Among the many American military veterans are 1100 women who earned their wings and became Women Airforce Service Pilots during World War Two. Only about 400 of them are still alive.
At the time, very few women flew planes. It was considered a man's job. The women ferried supplies and planes. They were test pilots for repaired aircraft. And the dangers they faced were real. 38 women were killed during the war. And some as student pilots, and some in ferrying command, and some in training command.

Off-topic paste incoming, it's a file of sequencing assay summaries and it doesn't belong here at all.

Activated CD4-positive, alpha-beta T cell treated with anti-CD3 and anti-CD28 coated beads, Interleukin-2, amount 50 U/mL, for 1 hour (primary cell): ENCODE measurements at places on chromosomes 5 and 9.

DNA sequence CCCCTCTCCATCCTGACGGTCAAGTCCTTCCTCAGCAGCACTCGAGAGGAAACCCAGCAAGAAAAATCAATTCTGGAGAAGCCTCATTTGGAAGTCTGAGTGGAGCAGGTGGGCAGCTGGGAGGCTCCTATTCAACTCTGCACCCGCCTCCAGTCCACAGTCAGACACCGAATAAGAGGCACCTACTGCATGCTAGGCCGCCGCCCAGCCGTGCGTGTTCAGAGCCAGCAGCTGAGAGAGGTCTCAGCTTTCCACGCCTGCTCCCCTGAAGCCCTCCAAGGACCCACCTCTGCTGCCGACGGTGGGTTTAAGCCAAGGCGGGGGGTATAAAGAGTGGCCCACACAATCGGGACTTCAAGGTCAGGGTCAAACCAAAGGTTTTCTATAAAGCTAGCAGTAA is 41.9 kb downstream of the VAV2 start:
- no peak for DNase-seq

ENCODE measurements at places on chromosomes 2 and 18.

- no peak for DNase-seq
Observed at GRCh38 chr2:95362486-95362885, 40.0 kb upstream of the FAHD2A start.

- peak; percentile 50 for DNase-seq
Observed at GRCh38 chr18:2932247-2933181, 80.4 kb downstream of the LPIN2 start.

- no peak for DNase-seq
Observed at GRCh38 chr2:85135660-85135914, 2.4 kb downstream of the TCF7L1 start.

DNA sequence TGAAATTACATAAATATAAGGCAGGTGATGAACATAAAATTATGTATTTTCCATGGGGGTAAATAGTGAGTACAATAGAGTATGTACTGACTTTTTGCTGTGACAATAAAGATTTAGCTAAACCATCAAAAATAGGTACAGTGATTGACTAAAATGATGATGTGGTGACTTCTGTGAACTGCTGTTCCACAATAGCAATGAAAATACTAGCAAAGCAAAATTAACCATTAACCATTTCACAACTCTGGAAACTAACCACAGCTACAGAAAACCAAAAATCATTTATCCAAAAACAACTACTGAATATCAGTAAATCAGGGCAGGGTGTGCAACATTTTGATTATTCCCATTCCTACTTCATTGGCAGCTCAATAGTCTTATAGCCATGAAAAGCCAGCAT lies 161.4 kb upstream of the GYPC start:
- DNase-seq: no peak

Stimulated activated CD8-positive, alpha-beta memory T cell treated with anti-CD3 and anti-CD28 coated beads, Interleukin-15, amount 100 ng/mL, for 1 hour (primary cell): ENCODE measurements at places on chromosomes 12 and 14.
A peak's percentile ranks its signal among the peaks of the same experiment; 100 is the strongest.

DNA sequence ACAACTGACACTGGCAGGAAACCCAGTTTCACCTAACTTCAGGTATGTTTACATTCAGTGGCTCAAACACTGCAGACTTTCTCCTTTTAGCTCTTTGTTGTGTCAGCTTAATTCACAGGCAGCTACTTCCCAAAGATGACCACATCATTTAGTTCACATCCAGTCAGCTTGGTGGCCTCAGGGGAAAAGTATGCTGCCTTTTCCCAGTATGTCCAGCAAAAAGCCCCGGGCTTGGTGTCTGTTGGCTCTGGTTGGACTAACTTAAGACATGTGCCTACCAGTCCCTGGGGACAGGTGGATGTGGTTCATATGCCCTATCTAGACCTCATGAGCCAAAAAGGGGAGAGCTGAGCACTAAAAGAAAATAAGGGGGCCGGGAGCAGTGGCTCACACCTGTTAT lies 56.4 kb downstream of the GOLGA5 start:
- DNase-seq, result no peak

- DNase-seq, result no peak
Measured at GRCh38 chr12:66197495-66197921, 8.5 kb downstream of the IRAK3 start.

The women worked hard and had better flight records than male pilots, but they faced gender discrimination.
Lt. Col. Martha McSally, is the highest-ranking female fighter pilot in the U.S. airforce. In January 1995, she became the first U.S. woman to fly a combat aircraft into enemy territory when she flew over Iraq.
While on assignment in the Middle East, she was responsible for combat search and rescue operations for all aircraft enforcing the "no-fly zone" over southern Iraq. While Stationed there, McSally challenged Muslim dress codes for U.S. female troops in Saudi Arabia.